by Lauren Robinson
To ensure your tiny feathered tourists (and, of course, honorable residents) are convening at disease-free feeding zones, you’ll need to make cleaning your feeders a routine occurrence.
Cleaning frequency can differ depending on the type of feeder as well as the weather. Hummingbird feeders need more frequent cleaning, approximately every 3-5 days, sooner if the water begins to look cloudy. Plastic tube feeders with small feeding holes can trap moisture and speed up mold growth, especially with the help of summer heat and rain.
As a general rule, most non-hummingbird feeders need cleaning every couple of weeks. The Cornell Lab of Ornithology recommends either taking the feeder apart and putting it in the dishwasher on a hot setting or hand-washing it with soap and boiling water or with a bleach solution, no more than 1 part bleach to 9 parts water.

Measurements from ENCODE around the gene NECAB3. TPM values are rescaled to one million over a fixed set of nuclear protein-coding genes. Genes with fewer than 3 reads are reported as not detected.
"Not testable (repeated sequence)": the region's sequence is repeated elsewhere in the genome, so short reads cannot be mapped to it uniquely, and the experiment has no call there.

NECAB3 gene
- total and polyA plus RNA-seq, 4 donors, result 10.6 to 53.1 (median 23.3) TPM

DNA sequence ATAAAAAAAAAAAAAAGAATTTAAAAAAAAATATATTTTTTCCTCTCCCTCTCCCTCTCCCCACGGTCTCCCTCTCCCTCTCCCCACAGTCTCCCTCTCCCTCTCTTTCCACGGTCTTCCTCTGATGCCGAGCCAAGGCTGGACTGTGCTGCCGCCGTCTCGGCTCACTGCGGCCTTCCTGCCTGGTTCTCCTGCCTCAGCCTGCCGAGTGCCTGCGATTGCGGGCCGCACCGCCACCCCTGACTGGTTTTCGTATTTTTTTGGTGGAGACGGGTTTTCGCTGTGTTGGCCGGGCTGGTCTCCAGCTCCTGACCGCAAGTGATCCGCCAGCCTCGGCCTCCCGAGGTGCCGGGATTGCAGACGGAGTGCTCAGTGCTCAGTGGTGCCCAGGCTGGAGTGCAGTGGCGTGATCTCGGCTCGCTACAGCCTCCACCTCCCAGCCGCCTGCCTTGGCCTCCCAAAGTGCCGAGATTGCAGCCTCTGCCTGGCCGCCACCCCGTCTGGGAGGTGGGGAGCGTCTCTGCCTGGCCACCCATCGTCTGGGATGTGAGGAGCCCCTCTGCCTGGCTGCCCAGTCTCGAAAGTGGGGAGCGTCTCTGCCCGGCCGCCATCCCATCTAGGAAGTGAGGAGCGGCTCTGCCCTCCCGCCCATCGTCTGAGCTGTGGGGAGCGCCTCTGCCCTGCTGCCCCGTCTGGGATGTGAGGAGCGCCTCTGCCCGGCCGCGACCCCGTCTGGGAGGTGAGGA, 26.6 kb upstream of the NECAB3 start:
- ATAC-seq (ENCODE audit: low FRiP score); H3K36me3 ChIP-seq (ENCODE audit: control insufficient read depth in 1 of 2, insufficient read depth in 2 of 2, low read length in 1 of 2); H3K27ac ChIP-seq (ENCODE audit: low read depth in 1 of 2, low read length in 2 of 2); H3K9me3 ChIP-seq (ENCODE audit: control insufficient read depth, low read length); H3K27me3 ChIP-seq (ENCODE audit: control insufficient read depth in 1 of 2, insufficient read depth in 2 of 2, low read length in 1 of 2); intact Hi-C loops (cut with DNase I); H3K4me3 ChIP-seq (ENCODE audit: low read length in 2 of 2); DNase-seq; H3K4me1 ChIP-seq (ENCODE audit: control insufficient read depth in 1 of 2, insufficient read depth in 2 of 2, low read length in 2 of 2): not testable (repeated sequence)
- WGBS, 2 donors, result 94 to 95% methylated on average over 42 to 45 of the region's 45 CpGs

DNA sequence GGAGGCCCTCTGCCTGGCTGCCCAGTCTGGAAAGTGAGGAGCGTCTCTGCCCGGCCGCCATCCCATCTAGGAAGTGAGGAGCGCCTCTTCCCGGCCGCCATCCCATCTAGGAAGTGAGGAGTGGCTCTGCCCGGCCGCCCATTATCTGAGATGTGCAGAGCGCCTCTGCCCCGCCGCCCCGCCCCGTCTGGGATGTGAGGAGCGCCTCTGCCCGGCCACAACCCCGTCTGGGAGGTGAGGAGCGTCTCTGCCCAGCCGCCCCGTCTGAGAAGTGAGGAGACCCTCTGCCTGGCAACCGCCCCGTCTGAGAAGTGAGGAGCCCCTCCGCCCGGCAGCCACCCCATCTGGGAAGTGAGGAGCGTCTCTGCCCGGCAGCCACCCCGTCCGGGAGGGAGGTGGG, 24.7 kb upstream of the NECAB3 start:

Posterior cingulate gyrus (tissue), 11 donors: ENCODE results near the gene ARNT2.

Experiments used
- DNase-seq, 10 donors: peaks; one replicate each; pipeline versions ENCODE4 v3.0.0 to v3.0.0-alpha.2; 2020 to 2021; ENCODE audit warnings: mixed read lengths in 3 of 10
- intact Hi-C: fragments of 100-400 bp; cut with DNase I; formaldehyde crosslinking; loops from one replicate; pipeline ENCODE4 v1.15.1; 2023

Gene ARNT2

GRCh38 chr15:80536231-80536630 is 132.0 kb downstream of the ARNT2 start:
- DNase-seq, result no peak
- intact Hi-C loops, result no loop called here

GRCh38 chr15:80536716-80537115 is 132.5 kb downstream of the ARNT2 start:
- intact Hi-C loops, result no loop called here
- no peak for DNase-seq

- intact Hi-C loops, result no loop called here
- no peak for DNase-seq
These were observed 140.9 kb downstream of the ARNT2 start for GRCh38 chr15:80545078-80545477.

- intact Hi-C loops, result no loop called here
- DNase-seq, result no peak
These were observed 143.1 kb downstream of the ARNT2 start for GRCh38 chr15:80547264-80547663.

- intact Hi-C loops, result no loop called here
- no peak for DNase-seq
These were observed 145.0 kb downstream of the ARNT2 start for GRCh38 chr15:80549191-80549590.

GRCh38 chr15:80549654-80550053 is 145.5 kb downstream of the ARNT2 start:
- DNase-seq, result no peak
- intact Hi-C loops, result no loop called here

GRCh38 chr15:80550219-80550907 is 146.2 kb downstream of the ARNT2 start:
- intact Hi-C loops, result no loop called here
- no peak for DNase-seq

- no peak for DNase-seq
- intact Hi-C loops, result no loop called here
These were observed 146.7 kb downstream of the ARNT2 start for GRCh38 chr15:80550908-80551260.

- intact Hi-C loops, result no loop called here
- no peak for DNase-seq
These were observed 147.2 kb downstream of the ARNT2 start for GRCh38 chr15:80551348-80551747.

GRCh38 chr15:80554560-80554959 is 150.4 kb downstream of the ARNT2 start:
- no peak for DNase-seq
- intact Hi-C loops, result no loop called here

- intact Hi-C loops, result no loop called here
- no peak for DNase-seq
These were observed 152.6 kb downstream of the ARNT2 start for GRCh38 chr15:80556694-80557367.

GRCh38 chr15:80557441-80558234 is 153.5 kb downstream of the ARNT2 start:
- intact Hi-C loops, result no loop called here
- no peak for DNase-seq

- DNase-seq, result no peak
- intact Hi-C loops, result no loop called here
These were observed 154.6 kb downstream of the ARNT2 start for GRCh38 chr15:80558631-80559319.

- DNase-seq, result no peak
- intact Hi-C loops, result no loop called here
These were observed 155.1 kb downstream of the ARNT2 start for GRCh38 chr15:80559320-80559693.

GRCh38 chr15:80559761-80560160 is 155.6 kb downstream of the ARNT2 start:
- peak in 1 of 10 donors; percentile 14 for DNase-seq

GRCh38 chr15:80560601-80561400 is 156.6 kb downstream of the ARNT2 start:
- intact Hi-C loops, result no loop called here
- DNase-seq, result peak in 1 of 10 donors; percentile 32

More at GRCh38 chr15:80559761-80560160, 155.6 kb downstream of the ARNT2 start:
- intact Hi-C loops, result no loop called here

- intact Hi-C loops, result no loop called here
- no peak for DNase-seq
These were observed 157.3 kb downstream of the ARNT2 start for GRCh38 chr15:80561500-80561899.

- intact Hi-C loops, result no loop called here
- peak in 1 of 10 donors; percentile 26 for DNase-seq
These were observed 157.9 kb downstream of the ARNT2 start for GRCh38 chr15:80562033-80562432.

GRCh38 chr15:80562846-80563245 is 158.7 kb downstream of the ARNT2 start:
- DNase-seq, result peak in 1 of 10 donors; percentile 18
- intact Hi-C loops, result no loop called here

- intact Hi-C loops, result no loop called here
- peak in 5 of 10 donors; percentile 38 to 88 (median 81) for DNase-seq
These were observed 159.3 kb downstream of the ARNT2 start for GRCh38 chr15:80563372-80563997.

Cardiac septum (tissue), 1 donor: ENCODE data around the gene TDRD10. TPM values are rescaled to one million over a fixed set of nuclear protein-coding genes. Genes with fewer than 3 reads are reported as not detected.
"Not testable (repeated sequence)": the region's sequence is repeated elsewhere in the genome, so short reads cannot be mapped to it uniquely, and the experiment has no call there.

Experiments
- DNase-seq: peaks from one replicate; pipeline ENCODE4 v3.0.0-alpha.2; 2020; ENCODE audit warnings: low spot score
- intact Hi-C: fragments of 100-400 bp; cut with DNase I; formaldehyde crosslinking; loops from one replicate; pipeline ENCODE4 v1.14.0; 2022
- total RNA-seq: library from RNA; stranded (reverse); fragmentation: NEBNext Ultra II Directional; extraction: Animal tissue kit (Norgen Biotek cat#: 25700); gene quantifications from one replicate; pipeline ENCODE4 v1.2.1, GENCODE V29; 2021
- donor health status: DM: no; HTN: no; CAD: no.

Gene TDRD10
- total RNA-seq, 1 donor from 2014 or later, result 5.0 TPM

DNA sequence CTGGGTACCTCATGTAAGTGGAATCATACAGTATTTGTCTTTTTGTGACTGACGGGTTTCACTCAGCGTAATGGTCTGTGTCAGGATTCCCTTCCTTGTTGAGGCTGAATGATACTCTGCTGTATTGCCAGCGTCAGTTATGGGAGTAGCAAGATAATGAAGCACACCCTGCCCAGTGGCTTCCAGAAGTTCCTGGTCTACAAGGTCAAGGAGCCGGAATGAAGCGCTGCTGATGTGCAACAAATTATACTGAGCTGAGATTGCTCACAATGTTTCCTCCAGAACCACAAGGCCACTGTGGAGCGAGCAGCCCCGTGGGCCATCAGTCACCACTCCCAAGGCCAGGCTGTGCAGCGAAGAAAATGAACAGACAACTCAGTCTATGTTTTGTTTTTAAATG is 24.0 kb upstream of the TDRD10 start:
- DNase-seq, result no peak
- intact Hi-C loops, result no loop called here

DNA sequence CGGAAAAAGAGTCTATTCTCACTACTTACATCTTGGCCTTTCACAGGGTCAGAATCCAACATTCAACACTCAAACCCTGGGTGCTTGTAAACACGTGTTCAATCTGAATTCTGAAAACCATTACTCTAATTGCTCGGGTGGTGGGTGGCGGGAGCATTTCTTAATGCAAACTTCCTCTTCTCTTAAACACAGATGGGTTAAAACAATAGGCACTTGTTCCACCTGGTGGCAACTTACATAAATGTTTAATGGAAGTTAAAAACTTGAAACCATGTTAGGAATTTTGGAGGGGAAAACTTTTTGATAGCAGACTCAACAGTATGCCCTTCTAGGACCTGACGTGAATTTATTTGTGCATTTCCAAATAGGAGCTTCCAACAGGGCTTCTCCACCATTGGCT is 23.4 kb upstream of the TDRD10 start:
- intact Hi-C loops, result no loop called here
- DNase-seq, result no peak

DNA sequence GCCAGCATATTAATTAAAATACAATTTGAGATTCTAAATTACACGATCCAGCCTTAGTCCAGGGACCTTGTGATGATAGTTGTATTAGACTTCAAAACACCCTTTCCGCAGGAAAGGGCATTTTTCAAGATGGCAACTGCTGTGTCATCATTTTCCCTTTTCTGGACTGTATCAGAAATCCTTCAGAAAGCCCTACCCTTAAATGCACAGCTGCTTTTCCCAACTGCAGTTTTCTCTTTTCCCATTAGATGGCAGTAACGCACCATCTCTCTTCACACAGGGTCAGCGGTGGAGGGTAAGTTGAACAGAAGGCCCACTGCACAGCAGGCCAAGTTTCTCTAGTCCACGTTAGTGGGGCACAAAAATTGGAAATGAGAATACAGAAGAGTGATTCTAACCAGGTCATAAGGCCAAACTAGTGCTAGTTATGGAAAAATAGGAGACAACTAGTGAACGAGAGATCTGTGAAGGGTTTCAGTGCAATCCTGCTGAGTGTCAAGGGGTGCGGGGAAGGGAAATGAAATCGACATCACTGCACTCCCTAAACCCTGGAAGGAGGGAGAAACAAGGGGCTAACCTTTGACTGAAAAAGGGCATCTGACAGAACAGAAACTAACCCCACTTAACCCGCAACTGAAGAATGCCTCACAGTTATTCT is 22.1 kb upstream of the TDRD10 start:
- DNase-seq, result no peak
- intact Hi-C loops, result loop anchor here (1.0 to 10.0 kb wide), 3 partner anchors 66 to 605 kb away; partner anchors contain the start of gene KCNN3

Jason St. Sauver, education director at Spring Creek Prairie Audubon Center in Denton, Nebraska, says he prefers to use natural ingredients, such as distilled white vinegar or apple cider vinegar, with up to a 1-to-1 vinegar-to-water ratio.
After washing, be sure to rinse the feeder thoroughly and allow it to dry completely.
Wildlife specialists across the country have been working around the clock to deduce the cause of the the illness affecting birds across the U.S.. Still, we encourage you to maintain a watchful eye. If you notice birds in your backyard with swollen or crusty eyes and exhibiting odd behavior, call Nebraska Game and Parks at (402) 471-0641 or Audubon Nebraska at (402) 797-2301.
Photo by Mary Clausen